Friday, October 22, 2010
Heightened Everything?: Why The Fifth Circuit's "Heightened" Abuse Of Discretion Standard In Criminal Cases Isn't Really Heightened
Templeton argues that the district court abused its discretion when it admitted evidence of his prior cocaine trafficking and his 2004 arrest for cocaine possession. We review the admission of evidence under Federal Rule of Evidence 404(b) under a "heightened" abuse of discretion standard. "Evidence in criminal trials must be strictly relevant to the particular offense charged." United States v. Templeton, 2010 WL 4026122 (5th Cir. 2010).
So, what exactly does this mean? Is this "heightened" abuse of discretion standard different than the (regular) abuse of discretion standard used in civil cases? After my review of case law, my conclusion is that the answer is "no."
In Templeton, as noted, the Fifth Circuit found that a "heightened" abuse of discretion standard applies to evidence admitted under Rule 404(b). This "heightened" abuse of discretion standard, however, does not apply only to evidence admitted under Rule 404(b) but also to evidence admitted under any rule of evidence in criminal trials. The first Fifth Circuit case to reach this conclusion was United States v. Anderson, 933 F.2d 1261 (5th Cir. 1991), in which the court held that
We apply a highly deferential standard to a trial court's evidentiary rulings and will reverse only for an abuse of discretion. Nevertheless, our review of evidentiary rulings in criminal trials is necessarily heightened. As the Supreme Court has instructed, evidence in criminal trials must be "strictly relevant to the particular offense charged." Williams v. New York, 337 U.S. 241, 247, 69 S.Ct. 1079, 1083, 93 L.Ed. 1337 (1949).
Rules of evidence have been fashioned for criminal trials which narrowly confine the trial contest to evidence that is strictly relevant to the particular offense charged. These rules rest in part on a necessity to prevent a time consuming and confusing trial of collateral issues. They were also designed to prevent tribunals concerned solely with the issue of guilt of a particular offense from being influenced to convict for that offense by evidence that the defendant had habitually engaged in other misconduct.
In other words, the language from Williams that the Fifth Circuit adopted in Anderson actually did deal with evidence admitted under Rule 404(b): character evidence. Basically, the Court was holding that even if character evidence (e.g., evidence that a defendant on trial for cracking a safe cracked a safe in the past) is somewhat relevant to the particular offense charged (e.g., to prove he knew how to crack safes), an appellate court should find error with a trial court's decision to admit it if it is not strictly relevant to the crime charged (e.g., if its admission was a waste of time or confused the jury).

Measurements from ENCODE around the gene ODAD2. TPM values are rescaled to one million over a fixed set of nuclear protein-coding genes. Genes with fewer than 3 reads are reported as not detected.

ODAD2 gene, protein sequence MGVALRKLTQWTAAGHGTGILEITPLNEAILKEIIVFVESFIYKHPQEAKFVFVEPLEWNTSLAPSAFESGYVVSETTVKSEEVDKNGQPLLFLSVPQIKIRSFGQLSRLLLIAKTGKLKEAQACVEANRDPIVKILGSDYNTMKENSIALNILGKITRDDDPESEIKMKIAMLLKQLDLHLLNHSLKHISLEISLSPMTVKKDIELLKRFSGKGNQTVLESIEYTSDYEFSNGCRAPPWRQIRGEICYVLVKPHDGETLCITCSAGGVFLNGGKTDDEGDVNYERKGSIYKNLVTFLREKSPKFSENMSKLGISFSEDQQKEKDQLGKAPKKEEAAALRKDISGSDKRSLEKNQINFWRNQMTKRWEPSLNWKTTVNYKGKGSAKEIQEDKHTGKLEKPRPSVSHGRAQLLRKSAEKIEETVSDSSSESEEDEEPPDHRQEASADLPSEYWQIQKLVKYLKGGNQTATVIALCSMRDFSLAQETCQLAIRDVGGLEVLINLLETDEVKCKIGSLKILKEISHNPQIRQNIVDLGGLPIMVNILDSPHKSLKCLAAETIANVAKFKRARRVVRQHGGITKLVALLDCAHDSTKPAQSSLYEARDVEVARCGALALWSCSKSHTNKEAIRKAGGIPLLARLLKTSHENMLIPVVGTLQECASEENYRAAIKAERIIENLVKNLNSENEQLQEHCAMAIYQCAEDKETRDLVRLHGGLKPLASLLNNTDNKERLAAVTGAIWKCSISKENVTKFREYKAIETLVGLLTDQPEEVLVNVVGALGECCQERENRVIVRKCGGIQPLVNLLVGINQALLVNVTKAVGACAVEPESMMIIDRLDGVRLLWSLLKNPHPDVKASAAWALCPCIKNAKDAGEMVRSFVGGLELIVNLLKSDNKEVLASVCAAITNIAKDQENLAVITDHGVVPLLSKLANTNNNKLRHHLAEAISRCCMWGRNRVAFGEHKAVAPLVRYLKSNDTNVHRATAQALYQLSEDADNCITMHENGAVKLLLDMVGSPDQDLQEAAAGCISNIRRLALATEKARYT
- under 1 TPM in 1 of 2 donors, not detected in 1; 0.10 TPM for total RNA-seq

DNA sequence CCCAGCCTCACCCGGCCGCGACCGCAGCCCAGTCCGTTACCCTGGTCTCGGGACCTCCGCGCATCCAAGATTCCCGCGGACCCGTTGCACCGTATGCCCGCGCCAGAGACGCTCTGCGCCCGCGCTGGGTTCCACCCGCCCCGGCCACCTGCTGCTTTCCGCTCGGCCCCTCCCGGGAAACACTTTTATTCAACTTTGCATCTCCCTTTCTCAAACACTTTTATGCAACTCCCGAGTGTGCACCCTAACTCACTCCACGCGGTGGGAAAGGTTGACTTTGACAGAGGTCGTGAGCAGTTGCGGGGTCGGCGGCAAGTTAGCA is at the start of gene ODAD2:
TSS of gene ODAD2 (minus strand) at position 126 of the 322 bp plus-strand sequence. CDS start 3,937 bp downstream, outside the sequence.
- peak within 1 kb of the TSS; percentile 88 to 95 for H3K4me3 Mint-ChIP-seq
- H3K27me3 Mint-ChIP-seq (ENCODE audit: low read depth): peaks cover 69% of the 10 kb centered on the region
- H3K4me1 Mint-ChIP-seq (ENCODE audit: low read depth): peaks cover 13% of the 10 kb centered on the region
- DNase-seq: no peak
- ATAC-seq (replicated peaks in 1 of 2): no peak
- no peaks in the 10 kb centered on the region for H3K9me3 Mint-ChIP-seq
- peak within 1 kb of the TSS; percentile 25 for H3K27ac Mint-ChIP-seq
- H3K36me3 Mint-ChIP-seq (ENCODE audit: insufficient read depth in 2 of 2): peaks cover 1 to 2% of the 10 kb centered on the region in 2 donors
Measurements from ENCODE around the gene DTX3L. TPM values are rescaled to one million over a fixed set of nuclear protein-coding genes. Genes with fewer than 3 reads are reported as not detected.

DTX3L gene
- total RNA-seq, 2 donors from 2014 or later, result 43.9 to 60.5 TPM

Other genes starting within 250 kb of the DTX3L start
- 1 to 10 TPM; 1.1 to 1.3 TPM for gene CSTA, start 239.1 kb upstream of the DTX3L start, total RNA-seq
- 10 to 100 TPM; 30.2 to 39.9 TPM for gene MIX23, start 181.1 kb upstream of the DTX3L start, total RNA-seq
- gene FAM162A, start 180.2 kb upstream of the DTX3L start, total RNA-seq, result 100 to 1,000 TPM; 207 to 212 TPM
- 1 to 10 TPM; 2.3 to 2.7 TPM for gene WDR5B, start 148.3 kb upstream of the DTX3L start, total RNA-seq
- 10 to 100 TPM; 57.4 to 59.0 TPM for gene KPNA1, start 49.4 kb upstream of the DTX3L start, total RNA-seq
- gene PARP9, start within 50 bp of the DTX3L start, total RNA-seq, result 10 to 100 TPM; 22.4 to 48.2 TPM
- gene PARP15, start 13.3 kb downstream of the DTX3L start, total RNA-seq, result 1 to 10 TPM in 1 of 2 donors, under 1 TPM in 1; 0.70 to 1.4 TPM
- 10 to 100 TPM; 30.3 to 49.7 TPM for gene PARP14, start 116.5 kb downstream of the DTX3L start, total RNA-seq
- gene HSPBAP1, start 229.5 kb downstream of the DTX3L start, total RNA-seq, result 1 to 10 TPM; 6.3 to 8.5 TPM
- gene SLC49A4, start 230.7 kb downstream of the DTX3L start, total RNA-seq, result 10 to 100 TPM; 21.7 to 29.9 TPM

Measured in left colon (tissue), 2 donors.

"Relevant evidence" means evidence having any tendency to make the existence of any fact that is of consequence to the determination of the action more probable or less probable than it would be without the evidence.
Relevant evidence, though, isn't automatically admissible. Instead, Federal Rule of Evidence 403 provides that
Although relevant, evidence may be excluded if its probative value is substantially outweighed by the danger of unfair prejudice, confusion of the issues, or misleading the jury, or by considerations of undue delay, waste of time, or needless presentation of cumulative evidence.
In other words, for evidence to be admissible, it can't simply be somewhat (or logically) relevant; instead, it must be strictly (or legally) relevant. But here's the thing. The Federal Rules of Evidence apply in both civil and criminal actions. Thus, evidence must be strictly relevant in both civil and criminal trials. Therefore, it seems to me that the Fifth Circuit's conclusion that a "heightened" abuse of discretion standard applies to criminal trials is a meaningless vestige from the days before the adoption of the Federal Rules of Evidence. Now that Rule 403 applies in both criminal and civil cases, the standard of review should be the same in both types of cases. And, in my review of Fifth Circuit cases, I have found no difference in the abuse of discretion standard used by the court in civil and criminal cases, despite the fact that the Fifth Circuit labels the standard in the latter type of cases as a "heightened" abuse of discretion standard.